Tuesday, October 21, 2014

Scots-Irish DNA Project Update 21 October 2014

Scots-Irish DNA project update 21 October 2014

The Scots-Irish DNA project has 504 participants as of this date.  Family Tree has added many new haplogroups and our project is now updated to include this.  The many new haplogroups are downstream from the major designations and represent more recent genetic mutations.  Many of the new haplogroups are linked to geographic locations.  The research is so new it is hard to post news of them as the data is still coming in.  But, eventually, those participants that have done extensive SNP testing should gain a much better understanding of their family's point of origin.

Some notes: non-surname matches are very important at the 67 and 111 levels.  In parts of Scotland surnames were not fixed until the 1600s and creation of new surnames from nicknames, aliases, or clan based surnames was common.  I have even observed several adoption of maternal surnames in paternal lines that married prominent women from another clan.  An example of a nickname being turned into a surname, Seamus Mac Dónaill Glass (the grey McDonald) living early 1700s and his sons just being known as the 'Gray' family.

One key to successful family research is observing geographic clues.  Look at the "Paternal Ancestor Names" of your match group for any geographic information.  The reason this is some important, families were in general very static and tending to stay in the same area of centuries.  Even among the Ulster Scots, this would be true in Scotland and then after migration to Ireland, they tended to stay in the district they initially settled. This pattern changed after the industrial age, but still there is general a cluster of matches where the family initially settled.

If you locate a geographic point of interest, you will want to look at the primary sources for that area.  Often you will find your surname, or some variation of it, at that location.  Some very good records for Scots-Irish families are the 1630 and 1642 muster rolls.  There function as a type a census as each family was expected to have their able bodied men report to the muster.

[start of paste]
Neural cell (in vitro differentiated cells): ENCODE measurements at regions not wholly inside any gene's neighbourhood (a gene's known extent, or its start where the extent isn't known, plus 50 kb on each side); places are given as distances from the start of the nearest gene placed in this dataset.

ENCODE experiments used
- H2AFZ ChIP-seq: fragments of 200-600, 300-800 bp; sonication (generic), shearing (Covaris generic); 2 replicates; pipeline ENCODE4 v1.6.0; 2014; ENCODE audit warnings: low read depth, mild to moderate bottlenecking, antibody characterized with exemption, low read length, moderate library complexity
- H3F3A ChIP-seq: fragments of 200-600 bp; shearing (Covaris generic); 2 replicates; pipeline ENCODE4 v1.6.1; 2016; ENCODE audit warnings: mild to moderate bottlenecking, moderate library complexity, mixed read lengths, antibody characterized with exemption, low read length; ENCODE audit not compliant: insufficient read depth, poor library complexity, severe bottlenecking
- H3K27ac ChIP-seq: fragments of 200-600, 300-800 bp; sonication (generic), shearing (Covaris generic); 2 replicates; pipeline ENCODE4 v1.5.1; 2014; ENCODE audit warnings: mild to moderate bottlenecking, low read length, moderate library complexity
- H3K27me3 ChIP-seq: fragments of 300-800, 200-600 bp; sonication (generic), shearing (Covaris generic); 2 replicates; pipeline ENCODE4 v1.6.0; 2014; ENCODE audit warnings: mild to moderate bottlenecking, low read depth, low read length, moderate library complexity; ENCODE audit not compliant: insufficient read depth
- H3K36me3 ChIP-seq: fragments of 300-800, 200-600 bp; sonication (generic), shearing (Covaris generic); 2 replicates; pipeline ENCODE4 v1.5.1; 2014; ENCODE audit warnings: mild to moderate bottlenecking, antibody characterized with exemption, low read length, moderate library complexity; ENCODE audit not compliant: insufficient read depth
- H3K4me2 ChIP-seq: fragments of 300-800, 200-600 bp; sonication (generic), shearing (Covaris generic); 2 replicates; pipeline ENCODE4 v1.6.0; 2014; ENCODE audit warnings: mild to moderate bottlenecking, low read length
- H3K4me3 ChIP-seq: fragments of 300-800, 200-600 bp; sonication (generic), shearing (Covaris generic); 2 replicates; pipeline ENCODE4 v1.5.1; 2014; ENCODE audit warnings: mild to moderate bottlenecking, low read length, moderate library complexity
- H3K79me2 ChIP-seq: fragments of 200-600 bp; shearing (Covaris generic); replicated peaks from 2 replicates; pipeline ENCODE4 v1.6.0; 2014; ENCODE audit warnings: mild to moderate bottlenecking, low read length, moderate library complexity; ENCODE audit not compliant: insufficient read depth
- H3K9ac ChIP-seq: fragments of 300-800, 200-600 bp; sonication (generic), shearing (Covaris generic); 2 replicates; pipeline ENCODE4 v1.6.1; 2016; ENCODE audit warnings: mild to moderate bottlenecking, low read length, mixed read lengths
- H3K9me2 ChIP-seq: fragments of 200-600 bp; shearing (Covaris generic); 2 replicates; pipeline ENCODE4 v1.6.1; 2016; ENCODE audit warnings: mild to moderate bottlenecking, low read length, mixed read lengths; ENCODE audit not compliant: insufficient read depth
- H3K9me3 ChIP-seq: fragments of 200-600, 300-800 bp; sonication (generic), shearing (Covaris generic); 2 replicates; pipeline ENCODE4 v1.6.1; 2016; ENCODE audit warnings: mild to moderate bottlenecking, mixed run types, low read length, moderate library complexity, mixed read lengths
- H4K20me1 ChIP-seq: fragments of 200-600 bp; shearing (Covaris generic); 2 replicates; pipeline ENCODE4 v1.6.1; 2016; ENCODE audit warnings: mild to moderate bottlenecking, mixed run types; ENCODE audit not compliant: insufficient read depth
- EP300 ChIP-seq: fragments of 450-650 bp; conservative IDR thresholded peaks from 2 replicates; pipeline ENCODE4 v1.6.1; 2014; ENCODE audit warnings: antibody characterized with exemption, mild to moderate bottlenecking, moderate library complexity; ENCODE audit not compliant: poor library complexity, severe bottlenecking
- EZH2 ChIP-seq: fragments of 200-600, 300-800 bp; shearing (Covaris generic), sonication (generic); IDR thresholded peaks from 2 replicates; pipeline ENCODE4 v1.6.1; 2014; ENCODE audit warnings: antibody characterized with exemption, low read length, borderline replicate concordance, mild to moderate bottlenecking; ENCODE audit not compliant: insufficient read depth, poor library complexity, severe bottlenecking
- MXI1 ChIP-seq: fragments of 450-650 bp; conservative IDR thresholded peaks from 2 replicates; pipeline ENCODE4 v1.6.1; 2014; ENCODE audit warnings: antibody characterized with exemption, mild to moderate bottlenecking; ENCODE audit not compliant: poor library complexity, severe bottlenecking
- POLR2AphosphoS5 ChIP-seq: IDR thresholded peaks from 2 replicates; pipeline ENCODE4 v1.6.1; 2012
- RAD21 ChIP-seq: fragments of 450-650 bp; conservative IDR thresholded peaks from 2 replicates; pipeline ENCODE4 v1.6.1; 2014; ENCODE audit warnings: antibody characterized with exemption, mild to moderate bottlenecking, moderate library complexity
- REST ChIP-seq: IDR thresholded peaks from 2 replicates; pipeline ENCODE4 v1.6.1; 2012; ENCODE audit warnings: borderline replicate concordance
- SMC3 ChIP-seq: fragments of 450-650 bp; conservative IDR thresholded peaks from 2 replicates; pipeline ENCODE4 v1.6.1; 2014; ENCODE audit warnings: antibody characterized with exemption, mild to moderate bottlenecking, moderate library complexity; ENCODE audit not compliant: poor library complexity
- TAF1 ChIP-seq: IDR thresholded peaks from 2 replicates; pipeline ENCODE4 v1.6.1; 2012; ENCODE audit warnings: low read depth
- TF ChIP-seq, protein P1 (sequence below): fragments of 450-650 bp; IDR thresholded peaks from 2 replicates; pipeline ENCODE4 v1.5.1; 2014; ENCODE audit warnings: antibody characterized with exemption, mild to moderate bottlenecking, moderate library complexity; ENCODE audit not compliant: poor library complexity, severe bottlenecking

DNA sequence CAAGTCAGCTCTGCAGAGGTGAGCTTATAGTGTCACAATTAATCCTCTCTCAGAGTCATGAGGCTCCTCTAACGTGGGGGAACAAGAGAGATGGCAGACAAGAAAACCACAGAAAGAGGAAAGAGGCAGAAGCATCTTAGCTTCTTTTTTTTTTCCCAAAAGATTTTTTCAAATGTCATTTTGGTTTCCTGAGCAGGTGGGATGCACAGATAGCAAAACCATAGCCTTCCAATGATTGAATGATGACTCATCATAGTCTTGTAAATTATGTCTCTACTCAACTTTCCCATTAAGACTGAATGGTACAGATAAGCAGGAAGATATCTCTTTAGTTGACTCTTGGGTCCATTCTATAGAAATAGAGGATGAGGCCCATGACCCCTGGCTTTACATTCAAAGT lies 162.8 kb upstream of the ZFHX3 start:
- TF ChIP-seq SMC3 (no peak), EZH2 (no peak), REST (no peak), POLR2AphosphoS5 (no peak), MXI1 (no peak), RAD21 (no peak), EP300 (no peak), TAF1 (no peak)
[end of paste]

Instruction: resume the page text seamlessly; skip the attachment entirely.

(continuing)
I also would ask everyone to go on your Family Tree page in enter your Paternal Ancestor Data. Make sure it is your direct paternal line (we have some that have enter maternal lines, again, the Y chromosome follows a man's direct paternal line, it is only passed from father to son, it cannot go through a maternal line).
If you are interested in your "Ancestral Origins"  make sure you have your 12 and 25 level results turned on.  This will show you your distant match group by geographic location.  The higher the percentage the greater the relevance.   Most of the Scots-Irish participants are descendants of the Insular Celts, these are the indigenous Celtic tribes of both Highland and Lowland Scotland.  We do have a fair number of Norse/Norman participants, and the a few haplogroups that are associated with parts of Europe that suggest a Roman Empire connection or in some cases medieval trading families.
For those of you with Highland Scot origin, Amazon has the Ulster Heritage book 'The Laggan Redshanks' on sale at present.  This book concerns the Highland Scots that settled in east Donegal and northwest Tyrone in the late 1500s.  We hope to get out a similar book on the Highland Scots that settled in north Antrim, which is the other major source of Highland Scots, or Redshanks as they were called, in Ulster.
Our blog address is:
http://thescotsirish.blogspot.com/  (The Scots-Irish Blog)

Anyone that has a family history update, interesting Scots-Irish news, and short articles on Scots-Irish people, society, culture, food, etc., are urged to submit to the blog.  You may also post news of your own personal Family Tree surname project.  It is an excellent way to get the word out and encourage men with your surname to test.  Many of our participating families have located their cousins in Ireland and Scotland by "getting the word out."
The best of luck with your research. 


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